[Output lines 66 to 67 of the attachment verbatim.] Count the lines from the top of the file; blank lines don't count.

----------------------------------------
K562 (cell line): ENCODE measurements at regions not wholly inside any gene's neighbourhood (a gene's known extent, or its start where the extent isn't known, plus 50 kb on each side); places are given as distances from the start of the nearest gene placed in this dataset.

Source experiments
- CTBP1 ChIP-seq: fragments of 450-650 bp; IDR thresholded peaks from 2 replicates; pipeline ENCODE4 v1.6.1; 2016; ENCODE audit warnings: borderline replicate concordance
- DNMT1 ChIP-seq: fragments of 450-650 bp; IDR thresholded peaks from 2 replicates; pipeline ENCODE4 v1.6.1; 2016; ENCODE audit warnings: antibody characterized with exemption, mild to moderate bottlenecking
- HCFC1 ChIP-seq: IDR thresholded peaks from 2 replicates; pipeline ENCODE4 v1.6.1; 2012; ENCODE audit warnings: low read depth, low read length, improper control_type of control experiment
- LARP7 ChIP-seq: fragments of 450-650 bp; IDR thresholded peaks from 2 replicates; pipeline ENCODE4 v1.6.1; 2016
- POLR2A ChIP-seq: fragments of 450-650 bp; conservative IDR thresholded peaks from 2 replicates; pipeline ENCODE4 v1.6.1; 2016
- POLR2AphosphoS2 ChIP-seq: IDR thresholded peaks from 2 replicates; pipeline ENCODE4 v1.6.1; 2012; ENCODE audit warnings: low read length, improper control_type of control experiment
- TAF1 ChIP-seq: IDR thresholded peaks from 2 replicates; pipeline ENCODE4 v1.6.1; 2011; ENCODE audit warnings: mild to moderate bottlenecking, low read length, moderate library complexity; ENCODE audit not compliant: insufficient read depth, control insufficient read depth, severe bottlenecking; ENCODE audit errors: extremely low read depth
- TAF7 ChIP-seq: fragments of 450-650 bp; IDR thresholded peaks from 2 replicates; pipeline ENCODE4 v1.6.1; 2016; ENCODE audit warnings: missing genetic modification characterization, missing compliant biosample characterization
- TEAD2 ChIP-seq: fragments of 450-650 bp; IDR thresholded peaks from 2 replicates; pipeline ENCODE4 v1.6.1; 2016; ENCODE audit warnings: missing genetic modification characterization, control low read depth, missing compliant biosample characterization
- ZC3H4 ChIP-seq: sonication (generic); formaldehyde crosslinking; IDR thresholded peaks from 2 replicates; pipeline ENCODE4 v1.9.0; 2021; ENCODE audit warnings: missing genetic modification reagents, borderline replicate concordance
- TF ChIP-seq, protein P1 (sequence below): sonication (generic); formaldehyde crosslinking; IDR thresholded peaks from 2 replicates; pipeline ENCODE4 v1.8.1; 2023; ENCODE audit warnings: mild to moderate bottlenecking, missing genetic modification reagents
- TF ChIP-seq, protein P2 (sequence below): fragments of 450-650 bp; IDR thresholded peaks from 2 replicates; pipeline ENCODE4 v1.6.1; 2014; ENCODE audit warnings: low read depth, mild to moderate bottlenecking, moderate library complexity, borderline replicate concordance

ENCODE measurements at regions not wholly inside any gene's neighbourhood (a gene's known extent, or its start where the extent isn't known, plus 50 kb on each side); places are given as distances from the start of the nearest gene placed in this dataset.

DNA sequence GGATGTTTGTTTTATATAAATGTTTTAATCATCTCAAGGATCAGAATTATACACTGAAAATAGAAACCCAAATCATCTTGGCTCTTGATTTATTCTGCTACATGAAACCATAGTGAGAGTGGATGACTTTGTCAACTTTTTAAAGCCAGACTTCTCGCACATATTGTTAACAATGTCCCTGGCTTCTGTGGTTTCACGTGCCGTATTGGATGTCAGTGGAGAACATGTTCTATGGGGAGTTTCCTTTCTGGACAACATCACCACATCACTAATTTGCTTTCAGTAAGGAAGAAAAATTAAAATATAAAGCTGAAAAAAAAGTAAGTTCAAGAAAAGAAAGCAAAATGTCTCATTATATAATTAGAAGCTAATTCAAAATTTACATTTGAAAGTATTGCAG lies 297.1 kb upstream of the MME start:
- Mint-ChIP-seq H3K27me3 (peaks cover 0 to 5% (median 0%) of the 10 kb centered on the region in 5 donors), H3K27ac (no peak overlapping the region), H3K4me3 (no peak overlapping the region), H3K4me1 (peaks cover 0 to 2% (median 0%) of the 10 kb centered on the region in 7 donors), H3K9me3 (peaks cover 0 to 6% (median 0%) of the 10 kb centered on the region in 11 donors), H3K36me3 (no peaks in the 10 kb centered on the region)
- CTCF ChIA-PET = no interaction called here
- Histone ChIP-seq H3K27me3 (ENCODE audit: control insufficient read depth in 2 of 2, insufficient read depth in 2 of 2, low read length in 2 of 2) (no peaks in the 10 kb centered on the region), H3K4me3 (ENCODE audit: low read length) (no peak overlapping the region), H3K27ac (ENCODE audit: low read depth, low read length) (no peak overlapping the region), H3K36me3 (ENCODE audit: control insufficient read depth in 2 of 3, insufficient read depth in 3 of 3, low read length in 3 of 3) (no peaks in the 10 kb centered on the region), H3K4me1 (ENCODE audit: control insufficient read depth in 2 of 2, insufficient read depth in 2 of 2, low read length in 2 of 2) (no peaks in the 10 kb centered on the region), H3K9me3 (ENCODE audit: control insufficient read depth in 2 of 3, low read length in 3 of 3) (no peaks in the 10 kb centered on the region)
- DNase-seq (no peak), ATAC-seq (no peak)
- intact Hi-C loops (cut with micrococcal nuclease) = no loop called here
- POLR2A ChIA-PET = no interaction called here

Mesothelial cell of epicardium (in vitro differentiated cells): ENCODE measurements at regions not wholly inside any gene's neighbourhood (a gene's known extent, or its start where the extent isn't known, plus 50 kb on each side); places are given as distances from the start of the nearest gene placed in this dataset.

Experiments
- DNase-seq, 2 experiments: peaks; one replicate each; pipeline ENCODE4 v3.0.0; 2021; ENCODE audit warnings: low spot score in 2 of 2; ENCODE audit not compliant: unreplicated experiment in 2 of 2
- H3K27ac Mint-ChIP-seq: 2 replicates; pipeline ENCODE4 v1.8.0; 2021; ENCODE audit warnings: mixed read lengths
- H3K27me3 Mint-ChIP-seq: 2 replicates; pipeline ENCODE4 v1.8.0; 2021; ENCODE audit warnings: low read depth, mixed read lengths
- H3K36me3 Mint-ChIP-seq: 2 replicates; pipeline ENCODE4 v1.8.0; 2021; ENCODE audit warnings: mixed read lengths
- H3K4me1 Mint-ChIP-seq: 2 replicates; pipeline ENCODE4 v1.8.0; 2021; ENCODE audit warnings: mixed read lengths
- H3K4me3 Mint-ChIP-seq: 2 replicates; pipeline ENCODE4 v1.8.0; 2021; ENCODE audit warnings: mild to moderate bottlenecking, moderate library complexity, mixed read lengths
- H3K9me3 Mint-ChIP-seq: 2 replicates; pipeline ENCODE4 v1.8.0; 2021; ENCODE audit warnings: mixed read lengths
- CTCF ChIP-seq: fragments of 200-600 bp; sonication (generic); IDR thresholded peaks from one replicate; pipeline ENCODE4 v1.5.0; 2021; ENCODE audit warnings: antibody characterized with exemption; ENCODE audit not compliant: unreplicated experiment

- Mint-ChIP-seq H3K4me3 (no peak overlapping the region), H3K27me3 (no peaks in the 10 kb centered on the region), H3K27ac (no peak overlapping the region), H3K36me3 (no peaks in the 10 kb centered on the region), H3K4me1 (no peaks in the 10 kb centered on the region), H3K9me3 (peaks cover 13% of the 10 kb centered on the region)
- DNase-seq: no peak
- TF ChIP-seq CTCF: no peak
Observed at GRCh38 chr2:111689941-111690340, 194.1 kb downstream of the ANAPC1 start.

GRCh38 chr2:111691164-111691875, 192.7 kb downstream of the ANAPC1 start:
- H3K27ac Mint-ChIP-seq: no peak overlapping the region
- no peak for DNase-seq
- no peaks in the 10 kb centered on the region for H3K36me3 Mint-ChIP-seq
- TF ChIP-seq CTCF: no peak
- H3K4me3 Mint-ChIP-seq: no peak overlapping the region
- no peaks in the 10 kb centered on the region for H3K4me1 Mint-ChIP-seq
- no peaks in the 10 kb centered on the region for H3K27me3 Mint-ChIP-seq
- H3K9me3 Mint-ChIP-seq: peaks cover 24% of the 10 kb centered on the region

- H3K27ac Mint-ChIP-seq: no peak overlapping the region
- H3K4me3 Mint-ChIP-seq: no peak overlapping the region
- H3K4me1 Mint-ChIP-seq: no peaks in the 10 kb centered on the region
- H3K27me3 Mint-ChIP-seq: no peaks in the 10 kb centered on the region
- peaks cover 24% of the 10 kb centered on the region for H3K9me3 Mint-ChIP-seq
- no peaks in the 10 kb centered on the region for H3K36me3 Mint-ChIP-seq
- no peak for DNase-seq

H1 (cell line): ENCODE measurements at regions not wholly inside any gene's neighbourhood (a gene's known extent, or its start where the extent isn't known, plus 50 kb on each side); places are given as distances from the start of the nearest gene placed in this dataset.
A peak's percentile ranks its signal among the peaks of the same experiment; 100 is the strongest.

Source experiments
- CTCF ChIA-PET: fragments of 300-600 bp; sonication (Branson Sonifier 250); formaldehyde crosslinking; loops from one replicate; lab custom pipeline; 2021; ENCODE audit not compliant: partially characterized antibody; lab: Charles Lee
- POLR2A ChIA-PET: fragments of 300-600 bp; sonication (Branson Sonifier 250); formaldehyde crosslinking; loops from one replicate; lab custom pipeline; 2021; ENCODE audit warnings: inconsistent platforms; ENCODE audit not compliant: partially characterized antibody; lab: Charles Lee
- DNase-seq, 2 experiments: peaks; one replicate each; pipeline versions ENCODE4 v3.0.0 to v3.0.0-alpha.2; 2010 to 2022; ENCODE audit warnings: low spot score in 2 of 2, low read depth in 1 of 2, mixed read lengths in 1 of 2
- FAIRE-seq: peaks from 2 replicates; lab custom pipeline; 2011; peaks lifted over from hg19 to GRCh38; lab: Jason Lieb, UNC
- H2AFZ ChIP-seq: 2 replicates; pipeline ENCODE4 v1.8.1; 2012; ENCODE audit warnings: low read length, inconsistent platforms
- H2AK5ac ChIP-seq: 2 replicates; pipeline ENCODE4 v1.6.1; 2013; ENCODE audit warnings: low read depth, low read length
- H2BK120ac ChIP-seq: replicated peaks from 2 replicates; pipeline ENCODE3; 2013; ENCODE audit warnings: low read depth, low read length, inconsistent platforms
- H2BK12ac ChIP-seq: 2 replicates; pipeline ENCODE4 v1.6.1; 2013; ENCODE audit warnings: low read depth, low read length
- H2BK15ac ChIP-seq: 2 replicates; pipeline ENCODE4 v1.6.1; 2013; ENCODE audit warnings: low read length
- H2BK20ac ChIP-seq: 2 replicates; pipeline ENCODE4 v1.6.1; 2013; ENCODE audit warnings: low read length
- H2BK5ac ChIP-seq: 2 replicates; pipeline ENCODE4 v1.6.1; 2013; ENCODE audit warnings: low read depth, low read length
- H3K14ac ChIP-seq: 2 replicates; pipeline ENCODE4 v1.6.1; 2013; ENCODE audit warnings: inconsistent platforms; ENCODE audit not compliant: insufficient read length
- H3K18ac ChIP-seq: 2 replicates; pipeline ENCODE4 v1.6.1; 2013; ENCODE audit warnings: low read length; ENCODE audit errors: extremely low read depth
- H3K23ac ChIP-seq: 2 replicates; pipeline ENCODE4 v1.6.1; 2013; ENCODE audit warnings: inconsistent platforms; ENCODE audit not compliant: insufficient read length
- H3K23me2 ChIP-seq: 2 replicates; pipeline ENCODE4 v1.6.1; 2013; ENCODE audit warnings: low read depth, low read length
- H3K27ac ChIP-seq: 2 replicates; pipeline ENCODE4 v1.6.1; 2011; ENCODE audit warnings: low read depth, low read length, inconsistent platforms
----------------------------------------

- H2BK5ac ChIP-seq: 2 replicates; pipeline ENCODE4 v1.6.1; 2013; ENCODE audit warnings: low read depth, low read length
- H3K14ac ChIP-seq: 2 replicates; pipeline ENCODE4 v1.6.1; 2013; ENCODE audit warnings: inconsistent platforms; ENCODE audit not compliant: insufficient read length